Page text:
India’s first-ever non-GM (genetically modified) herbicide-tolerant rice varieties were officially announced by the Prime Minister, Narendra Modi.
The varieties — Pusa Basmati 1979 and Pusa Basmati 1985 — contain a mutated acetolactate synthase (ALS) gene making it possible for farmers to spray Imazethapyr, a broad-spectrum herbicide, to control weeds.
Both the rice varieties were developed by scientists at the Indian Agricultural Research Institute (IARI). They require significantly less water and need less labour to grow compared to conventional transplanting as they can be directly seeded.
This dispenses with the need to prepare nurseries where paddy seeds are first raised into young plants, before being uprooted and replanted 25-35 days later in the main field.
Transplanting paddy can be both labour- and water-intensive. The field where the seedlings are transplanted needs to be “puddled” or tilled in standing water.
For the first three weeks or so after transplanting, the plants are irrigated almost daily to maintain a water depth of 4-5 cm. Farmers continue giving water every two-three days even for the next four-five weeks when the crop is in tillering (stem development) stage.
“Water is a natural herbicide that takes care of weeds in the paddy crop’s early-growth period. The new varieties simply replace water with Imazethapyr and there’s no need for nursery, puddling, transplanting and flooding of fields. You can sow paddy directly, just like wheat,” said A K Singh, director of IARI.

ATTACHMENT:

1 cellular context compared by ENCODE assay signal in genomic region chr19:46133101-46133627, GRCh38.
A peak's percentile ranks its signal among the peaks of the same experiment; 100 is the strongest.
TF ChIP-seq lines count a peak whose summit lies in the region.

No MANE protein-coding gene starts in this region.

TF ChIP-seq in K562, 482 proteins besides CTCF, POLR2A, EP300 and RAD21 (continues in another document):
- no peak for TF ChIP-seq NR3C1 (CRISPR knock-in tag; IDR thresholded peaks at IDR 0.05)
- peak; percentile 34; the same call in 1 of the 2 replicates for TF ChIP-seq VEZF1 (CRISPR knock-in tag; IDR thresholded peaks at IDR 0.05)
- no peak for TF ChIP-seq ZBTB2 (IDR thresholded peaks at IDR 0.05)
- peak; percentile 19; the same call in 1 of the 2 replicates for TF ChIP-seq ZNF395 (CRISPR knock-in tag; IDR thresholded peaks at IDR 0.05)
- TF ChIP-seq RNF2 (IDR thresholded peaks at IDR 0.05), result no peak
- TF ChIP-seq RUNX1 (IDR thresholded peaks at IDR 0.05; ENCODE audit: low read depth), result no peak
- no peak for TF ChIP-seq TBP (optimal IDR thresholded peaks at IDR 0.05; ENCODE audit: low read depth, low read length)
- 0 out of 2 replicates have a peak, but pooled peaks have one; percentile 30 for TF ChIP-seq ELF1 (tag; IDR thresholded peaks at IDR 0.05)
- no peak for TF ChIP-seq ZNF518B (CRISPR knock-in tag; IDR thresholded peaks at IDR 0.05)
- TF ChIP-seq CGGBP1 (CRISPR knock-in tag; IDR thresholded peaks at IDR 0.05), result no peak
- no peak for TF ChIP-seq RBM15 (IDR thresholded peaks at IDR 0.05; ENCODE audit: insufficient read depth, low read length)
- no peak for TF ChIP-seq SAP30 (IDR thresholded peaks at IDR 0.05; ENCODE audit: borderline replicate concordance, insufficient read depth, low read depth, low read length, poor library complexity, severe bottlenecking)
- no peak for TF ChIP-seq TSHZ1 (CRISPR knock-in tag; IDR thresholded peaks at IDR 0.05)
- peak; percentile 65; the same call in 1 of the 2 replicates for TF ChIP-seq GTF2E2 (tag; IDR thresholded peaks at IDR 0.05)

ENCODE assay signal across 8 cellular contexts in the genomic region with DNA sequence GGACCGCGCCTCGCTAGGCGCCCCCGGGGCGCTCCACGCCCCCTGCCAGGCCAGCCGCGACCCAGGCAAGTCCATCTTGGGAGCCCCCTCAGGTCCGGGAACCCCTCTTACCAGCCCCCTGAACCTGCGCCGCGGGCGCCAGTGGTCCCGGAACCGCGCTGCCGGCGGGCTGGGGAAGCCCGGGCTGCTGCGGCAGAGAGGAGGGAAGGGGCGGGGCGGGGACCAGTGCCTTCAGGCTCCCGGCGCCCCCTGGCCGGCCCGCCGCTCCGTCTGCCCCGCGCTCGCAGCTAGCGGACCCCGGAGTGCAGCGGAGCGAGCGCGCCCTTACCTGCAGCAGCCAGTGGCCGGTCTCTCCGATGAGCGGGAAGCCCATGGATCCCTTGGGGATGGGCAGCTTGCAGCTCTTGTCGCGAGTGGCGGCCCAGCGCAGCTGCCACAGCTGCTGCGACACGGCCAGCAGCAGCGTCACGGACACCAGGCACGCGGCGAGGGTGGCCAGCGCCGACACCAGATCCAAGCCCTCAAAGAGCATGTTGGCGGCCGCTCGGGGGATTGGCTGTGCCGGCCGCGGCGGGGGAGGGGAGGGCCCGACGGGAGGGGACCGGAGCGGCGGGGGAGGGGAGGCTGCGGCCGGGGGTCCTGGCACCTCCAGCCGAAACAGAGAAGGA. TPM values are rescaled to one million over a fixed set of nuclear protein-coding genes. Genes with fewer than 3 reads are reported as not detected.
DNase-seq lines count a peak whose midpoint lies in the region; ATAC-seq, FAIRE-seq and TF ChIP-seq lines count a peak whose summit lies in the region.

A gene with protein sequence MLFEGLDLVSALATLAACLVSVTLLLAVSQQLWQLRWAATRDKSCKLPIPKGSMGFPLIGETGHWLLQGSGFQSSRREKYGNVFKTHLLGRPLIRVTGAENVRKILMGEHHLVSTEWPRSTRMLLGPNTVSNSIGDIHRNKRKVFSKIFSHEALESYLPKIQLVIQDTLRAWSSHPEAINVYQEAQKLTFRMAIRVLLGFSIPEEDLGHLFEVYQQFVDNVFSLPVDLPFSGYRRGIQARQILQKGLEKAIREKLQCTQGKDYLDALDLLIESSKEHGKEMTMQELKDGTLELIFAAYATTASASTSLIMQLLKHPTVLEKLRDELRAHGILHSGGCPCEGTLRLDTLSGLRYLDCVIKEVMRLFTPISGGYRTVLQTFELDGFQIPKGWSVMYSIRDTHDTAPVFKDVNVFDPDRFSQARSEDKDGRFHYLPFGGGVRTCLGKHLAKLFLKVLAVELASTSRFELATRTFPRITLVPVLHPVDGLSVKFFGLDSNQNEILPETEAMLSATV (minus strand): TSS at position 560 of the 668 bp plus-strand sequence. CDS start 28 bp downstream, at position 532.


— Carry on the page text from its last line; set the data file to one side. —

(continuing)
“This variety of rice has herbicide tolerance through mutation breeding, not GM. There isn’t any foreign gene here,” Singh pointed out.
Both Pusa Basmati 1979 and 1985 have been bred by crossing existing popular varieties — Pusa 1121 and Pusa 1509, respectively — with ‘Robin’. The latter is a mutant line derived from Nagina 22, an upland drought-tolerant rice variety. The mutant was identified for Imazethapyr-tolerance by S Robin, a rice breeder from Tamil Nadu Agricultural University in Coimbatore. Already, farmers in Punjab and Haryana have been using direct seeding of rice (DSR) in response to labour shortages and depleting water tables. This year alone, roughly 6 lakh of the total 44.3 lakh hectares area under paddy in the two states has come under DSR.